Bollocks to Christmas

The Business’ cover of Elton John’s “Step into Christmas” appeared on the recording “Bollocks to Christmas.” (COURTESY PHOTO)

Punk rock and Christmas oddly fit together surprisingly well. Whether it is a cover of a classic or an original song bemoaning the season, punk music is a perfect antidote for too much Christmas cheer.

Perhaps the genre speaks to all our inner repressed naughty sides desperately trying to breakthrough. Or maybe it is the rebellious, anti-authoritarian nature of the punk movement that calls out to those of us who are tired of having Christmas shoved down our throats. As someone who loves Christmas, even I can get sick of the holiday's omnipresence.

Here are some catchy punk songs that perfectly pay tribute to the frustrations of the season.

“Silent Night” — The Dickies (1978)

The California punkers probably best-known for the theme song to “Killer Klowns from Outer Space” transform the slow, peaceful, meditative hymn into rollicking, high-speed romp.

The Damned-There Ain't No Sanity Clause

English punk band The Damned released the song “There Ain't No Sanity Clause” in 1980. (COURTESY PHOTO)

“There Ain't No Sanity Clause” — The Damned (1980)

English punk band The Damned released this song just in time for the holiday season, but it failed to chart perhaps because no one wanted to have the Santa Claus bubble popped for the youngest yuletide revelers. The lyrics are barely intelligible, but it is the sing-along anthem-like chorus that brings this one home.

“Step into Christmas” — The Business (1981)

Clearly, English punk bands really had it out for Christmas in the early ’80s. Elton John's 1973 holiday classic "Step Into Christmas" gets rewritten and reworked into rollicking anti-Christmas anthem that is a welcome antidote for those overdosing on Christmas cheer. Some versions even go as far as to replace the phrase “step into Christmas” with “bollocks to Christmas.”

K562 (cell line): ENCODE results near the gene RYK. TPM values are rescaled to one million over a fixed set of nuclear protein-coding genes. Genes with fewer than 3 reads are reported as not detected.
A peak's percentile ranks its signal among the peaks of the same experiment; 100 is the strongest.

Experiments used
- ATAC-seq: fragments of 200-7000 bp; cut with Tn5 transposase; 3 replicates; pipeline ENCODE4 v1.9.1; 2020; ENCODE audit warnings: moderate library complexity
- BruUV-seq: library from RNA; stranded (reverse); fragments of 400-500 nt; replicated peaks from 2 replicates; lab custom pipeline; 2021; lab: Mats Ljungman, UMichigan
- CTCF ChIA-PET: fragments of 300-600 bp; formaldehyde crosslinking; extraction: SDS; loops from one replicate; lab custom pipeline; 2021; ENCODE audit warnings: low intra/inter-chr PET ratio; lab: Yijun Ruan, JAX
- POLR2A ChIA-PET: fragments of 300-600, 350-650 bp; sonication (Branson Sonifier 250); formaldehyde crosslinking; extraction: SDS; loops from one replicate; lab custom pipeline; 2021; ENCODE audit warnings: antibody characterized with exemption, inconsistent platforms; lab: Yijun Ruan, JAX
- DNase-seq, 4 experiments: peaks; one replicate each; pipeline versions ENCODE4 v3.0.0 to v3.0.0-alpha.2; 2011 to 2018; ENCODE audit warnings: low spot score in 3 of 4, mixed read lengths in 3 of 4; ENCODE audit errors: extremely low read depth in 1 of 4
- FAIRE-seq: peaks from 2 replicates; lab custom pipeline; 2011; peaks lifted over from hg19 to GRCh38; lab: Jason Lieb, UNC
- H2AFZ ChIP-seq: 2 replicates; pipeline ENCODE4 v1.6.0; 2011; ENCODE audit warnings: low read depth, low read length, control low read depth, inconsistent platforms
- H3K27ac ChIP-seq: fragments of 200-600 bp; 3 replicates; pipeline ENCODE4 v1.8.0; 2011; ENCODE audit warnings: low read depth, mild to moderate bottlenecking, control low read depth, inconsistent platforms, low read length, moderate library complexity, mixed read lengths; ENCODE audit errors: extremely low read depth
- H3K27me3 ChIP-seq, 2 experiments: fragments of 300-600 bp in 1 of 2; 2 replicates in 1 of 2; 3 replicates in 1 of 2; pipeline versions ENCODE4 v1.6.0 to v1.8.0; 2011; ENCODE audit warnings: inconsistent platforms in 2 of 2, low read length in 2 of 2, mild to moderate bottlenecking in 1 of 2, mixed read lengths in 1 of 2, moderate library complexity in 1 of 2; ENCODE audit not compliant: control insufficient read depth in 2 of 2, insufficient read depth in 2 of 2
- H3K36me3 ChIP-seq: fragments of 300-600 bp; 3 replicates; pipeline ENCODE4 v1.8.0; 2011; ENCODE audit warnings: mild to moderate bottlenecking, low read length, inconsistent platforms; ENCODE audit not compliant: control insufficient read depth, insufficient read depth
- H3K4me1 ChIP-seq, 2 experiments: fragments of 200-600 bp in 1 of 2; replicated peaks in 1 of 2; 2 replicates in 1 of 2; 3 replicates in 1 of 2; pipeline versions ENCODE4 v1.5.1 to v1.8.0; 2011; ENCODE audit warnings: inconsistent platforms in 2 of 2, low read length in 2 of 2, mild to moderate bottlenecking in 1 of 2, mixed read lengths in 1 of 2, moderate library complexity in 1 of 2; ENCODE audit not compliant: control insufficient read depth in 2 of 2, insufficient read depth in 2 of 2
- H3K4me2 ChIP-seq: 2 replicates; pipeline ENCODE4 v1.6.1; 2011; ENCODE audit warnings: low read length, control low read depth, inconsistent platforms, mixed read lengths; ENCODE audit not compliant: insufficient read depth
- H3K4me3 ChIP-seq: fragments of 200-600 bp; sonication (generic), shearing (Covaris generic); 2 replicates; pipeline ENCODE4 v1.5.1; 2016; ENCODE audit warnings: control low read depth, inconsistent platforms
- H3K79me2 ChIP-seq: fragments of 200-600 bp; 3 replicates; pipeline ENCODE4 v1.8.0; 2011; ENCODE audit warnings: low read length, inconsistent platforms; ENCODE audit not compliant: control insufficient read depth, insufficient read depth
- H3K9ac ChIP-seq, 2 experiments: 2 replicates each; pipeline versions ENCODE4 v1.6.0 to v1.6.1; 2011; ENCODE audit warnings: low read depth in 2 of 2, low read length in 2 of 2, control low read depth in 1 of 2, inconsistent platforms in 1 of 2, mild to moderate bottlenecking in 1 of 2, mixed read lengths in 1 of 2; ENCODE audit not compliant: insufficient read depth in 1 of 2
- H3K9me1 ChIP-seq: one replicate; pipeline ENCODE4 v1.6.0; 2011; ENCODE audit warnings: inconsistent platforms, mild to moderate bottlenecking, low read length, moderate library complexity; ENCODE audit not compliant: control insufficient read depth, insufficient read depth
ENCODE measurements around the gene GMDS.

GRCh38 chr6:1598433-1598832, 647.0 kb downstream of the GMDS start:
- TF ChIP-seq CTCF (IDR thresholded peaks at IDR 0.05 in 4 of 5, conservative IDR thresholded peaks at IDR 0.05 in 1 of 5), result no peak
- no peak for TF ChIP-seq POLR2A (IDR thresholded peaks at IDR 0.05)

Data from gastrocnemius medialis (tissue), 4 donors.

"Merry Christmas (I Don't Want to Fight Tonight)" — The Ramones (1989)

The Ramones were still kicking around in the late 1980s, cranking out three-chord ditties. Surprisingly, one of the best songs from this era is a Christmas song about the tensions of the season and the need for forgiveness.

"I Won't Be Home for Christmas" — Blink 182 (1997)

These goofball pop/punk rockers wrote this anthem for all those who are driven up the wall by the holiday season. The song features bitter, but funny lyrics like: "It's time to be nice to the people you can't stand all year/I'm growing tired of all this Christmas cheer."

“Oi to the World!” — No Doubt (1997)

No Doubt recorded this cover of fellow Orange County band The Vandals’ “Oi to the World” for the Christmas compilation album “A Very Special Christmas 3.” The already fun song is elevated by Gwen Stefani’s vocals and the addition of the ska flavoring that No Doubt was known for early in their career.

The Mighty Mighty Bosstones-This Time of Year

The Mighty Mighty Bosstones released "This Time of Year" in 2001. (COURTESY PHOTO)

“This Time Of Year” — The Mighty Mighty Bosstones (2001)

The ska-punk band writes a song that reminds people of the true meaning of Christmas with lyrics like “The stores are packed/With stuff for us to by/The shelves are stacked/A mile high…/But let's get back/To what I love about this time of year.” It cuts through all the cynicism to capture the best feelings of the season.

“I'm Getting Nuttin' for Christmas” — Relient K (2007)

Christian punk/pop band Relient K's do a fast, rocking cover of the novelty song “I'm Getting Nuttin' for Christmas.” The snarling attitude and crunching guitars suit lyrics like “I broke my bat on Johnny's head/Somebody snitched on me” quite well.

"Christmas Night of the Living Dead" — MxPx (2009)

It was perhaps inevitable that there would be a zombie-themed Christmas song. Punk rockers MxPx present this bloody tale of Christmas carnage featuring the chorus: "Christmas night of the living dead/My face is green and the snow is red."

"The Season's Upon Us" — Dropkick Murphys (2012)

Boston’s beloved Celtic punk band offers up their take on the holiday season. The song gleefully embraces familial dysfunction and chaos with such lyrics like “My sisters are wack jobs, I wish I had none/Their husbands are losers and so are their sons.”

Recommended for you

(0) comments

Welcome to the discussion.

Keep it Clean. Please avoid obscene, vulgar, lewd, racist or sexually-oriented language.
PLEASE TURN OFF YOUR CAPS LOCK.
Don't Threaten. Threats of harming another person will not be tolerated.
Be Truthful. Don't knowingly lie about anyone or anything.
Be Nice. No racism, sexism or any sort of -ism that is degrading to another person.
Be Proactive. Use the 'Report' link on each comment to let us know of abusive posts.
Share with Us. We'd love to hear eyewitness accounts, the history behind an article.